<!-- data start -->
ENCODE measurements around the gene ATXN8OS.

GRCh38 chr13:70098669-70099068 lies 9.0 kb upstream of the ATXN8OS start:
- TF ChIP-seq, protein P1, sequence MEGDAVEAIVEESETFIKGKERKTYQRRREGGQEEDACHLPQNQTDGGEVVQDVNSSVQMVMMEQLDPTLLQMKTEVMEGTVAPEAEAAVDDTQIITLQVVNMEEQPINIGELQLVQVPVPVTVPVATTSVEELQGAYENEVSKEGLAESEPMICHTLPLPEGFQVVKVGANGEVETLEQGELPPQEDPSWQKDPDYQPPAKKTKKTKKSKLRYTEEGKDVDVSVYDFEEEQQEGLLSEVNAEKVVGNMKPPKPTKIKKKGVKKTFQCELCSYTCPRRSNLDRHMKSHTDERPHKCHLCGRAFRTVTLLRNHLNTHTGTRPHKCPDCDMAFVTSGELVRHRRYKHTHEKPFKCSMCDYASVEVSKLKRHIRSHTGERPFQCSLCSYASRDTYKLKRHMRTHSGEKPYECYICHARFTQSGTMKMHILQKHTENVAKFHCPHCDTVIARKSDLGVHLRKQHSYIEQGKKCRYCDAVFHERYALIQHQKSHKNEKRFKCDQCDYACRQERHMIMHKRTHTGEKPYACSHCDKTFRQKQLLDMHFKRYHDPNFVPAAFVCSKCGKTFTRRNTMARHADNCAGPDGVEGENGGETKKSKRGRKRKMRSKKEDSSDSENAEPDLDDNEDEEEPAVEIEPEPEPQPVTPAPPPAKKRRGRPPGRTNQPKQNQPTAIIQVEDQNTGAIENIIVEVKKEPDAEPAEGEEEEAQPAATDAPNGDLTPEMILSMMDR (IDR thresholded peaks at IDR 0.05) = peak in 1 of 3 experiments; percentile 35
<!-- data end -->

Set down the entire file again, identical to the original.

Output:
ENCODE measurements around the gene ATXN8OS.

GRCh38 chr13:70098669-70099068 lies 9.0 kb upstream of the ATXN8OS start:
- TF ChIP-seq, protein P1, sequence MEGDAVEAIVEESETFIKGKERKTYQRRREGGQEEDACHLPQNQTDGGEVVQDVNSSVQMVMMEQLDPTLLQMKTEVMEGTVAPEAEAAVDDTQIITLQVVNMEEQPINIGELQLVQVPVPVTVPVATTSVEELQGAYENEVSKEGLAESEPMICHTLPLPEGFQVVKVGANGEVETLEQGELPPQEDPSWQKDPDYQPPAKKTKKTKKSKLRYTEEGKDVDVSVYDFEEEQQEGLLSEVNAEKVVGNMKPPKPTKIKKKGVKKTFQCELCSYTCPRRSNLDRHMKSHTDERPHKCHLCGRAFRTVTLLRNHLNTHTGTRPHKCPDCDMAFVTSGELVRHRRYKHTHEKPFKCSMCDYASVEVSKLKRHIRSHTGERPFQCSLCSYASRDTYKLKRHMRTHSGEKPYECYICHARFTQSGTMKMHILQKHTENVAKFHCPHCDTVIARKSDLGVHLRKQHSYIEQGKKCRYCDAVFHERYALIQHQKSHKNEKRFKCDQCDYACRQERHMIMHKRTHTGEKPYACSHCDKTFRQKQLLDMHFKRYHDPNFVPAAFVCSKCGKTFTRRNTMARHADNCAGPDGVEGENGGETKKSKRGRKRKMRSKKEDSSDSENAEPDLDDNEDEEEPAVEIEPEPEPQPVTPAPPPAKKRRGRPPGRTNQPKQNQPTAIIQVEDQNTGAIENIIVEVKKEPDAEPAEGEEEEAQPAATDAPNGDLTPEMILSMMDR (IDR thresholded peaks at IDR 0.05) = peak in 1 of 3 experiments; percentile 35